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Oracle Solaris 11.1 Desktop Administrator's Guide     Oracle Solaris 11.1 Information Library
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Document Information


1.  Administering the Oracle Solaris Desktop

2.  Managing User Preferences With GConf

3.  Customizing Menus

4.  Installing Themes

5.  Customizing Fonts

6.  Working With MIME Types

MIME Types Overview

About the MIME Database

MIME Database Contents

Refreshing the MIME Database

Understanding MIME Type XML Files

Modifying MIME Types

How to Add or Modify MIME Types

Registering Applications for MIME Types

How to Register Applications for MIME Types

How to Associate a MIME Type With an Application

7.  Managing Screensavers

8.  Managing Sessions

9.  Overview of the Yelp Help Browser

10.  Improving the Performance of the Oracle Solaris Desktop System

11.  Disabling Features in the Oracle Solaris Desktop System

12.  Working With the X Window System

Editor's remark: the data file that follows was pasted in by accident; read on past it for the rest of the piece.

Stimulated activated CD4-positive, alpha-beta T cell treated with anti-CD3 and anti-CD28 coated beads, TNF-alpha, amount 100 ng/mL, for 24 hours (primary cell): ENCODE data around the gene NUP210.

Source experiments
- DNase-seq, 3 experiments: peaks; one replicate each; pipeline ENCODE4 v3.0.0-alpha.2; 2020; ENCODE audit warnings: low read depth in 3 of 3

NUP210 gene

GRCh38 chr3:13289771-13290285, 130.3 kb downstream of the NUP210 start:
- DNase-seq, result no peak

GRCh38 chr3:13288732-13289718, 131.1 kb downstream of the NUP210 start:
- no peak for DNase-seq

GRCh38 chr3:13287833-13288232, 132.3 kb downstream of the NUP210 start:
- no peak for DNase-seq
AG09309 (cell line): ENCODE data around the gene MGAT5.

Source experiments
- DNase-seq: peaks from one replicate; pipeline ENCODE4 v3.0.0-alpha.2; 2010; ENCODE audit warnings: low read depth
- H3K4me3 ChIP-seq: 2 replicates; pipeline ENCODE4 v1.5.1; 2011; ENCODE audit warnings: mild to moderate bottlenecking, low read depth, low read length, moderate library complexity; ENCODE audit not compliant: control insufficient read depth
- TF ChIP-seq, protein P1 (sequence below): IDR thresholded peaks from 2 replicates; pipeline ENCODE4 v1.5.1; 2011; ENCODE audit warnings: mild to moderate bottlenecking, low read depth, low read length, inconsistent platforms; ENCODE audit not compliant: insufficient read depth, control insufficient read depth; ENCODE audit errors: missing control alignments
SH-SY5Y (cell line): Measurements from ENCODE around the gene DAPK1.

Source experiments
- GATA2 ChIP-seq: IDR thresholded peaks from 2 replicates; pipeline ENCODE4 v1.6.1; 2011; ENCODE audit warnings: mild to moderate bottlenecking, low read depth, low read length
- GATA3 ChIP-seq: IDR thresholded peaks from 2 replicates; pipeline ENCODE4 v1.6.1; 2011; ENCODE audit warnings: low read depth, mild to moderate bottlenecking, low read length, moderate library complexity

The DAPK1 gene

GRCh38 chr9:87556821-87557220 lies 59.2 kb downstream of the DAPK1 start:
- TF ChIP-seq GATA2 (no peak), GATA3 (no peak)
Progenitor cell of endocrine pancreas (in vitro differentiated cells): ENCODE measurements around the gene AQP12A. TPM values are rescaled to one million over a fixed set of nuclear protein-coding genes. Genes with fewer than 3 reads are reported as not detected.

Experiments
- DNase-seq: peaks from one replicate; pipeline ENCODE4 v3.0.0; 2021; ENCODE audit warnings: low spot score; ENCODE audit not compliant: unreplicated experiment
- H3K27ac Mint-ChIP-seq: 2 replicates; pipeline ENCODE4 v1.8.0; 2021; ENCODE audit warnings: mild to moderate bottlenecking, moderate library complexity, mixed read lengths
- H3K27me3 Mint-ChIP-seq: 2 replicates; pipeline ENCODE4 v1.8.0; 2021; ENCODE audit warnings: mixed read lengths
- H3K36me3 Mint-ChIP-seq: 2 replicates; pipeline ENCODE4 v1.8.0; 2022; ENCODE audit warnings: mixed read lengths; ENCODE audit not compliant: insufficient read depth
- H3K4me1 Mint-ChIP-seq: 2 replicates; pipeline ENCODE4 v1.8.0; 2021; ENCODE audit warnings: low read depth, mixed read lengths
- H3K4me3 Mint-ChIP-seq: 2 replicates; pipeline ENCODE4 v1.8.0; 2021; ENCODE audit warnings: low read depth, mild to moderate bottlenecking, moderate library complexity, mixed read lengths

A.  Hidden Directories



MIME Types Overview

A Multipurpose Internet Mail Extension (MIME) type identifies the format of a file. Applications such as Internet browsers and email applications use the MIME type of a file to determine the actions to perform on the file.

For example, the file manager needs to know the MIME type of a file to perform the following tasks:

MIME types were originally proposed as a standard for identifying the message body of an email message. Many systems use MIME types to identify the format of arbitrary files on the file system.

MIME types are composed of a top-level media type followed by a subtype identifier, separated by a forward slash character (/). An example of a MIME type is image/jpeg. The media type in this example is image and the subtype identifier is jpeg. The top-level media type is a general categorization about the content of the file, while the subtype identifer specifically identifies the format of the file. For more information about the supported media types and the corresponding subtypes, see MIME Media Types at the IANA web site.

The implementation of MIME types in the Oracle Solaris Desktop follows the XDG shared mime info specification. This specification provides the following advantages:

The following sections in this chapter describe the files and directories that make up the MIME database, details about source XML files, how to create or modify MIME types, how to register applications as handlers for certain MIME types, and how to add an application to the Oracle Solaris Desktop.